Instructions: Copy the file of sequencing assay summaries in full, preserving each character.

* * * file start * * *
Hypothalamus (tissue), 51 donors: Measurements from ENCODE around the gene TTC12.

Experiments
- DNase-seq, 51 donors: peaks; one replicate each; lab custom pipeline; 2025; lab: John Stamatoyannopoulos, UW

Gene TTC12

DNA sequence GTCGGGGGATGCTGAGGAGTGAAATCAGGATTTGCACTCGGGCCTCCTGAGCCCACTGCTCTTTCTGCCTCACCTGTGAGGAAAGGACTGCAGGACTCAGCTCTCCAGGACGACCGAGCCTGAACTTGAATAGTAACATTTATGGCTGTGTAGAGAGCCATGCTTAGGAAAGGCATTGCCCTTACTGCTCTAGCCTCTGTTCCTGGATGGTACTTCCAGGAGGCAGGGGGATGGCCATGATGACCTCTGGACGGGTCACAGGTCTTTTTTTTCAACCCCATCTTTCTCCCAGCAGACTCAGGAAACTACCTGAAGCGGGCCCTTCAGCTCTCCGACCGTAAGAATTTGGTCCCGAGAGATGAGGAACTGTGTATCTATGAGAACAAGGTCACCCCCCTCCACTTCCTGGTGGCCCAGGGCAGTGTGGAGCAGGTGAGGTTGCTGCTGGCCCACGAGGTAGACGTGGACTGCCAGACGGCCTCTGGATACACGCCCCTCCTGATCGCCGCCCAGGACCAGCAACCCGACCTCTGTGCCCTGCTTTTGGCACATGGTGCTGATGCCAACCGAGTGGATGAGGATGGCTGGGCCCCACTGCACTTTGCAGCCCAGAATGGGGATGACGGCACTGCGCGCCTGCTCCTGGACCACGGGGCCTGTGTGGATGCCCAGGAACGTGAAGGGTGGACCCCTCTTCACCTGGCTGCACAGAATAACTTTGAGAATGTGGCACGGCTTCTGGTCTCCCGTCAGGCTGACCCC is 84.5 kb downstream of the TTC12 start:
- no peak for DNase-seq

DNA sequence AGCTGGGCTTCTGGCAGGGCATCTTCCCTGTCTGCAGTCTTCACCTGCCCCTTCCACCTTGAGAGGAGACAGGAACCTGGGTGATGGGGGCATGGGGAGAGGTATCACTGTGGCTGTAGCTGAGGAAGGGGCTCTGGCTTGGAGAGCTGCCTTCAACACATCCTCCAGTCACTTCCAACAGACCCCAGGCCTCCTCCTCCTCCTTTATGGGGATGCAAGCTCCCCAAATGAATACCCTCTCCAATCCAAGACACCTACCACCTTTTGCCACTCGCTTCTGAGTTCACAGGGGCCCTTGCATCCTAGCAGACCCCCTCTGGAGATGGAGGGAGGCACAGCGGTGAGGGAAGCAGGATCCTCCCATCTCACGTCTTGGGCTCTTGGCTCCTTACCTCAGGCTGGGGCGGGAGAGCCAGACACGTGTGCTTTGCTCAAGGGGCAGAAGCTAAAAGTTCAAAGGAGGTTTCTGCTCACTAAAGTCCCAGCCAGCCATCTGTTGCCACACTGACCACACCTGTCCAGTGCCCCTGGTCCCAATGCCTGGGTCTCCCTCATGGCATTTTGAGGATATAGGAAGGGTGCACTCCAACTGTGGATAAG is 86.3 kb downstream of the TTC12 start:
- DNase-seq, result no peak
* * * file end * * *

Hypothalamus (tissue), 51 donors: Measurements from ENCODE around the gene TTC12.

Experiments
- DNase-seq, 51 donors: peaks; one replicate each; lab custom pipeline; 2025; lab: John Stamatoyannopoulos, UW

Gene TTC12

DNA sequence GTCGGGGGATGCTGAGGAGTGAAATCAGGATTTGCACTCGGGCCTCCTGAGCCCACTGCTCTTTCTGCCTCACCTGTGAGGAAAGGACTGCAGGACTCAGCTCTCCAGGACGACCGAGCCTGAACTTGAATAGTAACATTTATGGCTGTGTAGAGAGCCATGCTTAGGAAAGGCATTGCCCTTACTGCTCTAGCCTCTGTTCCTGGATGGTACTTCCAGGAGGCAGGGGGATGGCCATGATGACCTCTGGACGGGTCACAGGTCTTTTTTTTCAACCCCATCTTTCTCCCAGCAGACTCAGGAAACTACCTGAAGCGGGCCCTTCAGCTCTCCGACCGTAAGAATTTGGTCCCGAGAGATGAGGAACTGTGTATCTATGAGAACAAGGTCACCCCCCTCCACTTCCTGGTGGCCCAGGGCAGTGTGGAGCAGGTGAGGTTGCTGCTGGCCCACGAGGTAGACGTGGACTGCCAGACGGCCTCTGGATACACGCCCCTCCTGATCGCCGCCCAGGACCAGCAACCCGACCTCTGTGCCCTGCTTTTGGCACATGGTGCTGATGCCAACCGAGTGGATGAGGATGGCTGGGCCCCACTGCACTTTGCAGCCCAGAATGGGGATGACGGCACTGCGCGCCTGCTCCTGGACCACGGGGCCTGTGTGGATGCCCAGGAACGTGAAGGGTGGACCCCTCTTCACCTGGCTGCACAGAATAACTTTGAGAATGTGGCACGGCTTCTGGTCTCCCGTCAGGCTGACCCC is 84.5 kb downstream of the TTC12 start:
- no peak for DNase-seq

DNA sequence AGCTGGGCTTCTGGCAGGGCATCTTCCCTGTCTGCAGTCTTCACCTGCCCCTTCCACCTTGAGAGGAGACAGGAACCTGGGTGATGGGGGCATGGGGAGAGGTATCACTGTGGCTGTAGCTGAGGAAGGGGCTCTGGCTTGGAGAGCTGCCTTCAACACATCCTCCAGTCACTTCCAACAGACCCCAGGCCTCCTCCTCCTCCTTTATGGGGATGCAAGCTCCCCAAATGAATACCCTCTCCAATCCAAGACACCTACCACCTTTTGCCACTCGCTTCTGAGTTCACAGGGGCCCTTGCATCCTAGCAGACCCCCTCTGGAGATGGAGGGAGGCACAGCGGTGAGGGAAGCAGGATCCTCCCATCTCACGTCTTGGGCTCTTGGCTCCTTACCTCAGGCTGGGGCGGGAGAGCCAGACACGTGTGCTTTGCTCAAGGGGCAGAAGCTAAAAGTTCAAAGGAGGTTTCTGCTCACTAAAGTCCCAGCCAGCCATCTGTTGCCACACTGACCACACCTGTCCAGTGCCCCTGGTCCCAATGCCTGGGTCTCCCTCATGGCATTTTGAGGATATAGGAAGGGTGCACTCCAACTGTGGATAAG is 86.3 kb downstream of the TTC12 start:
- DNase-seq, result no peak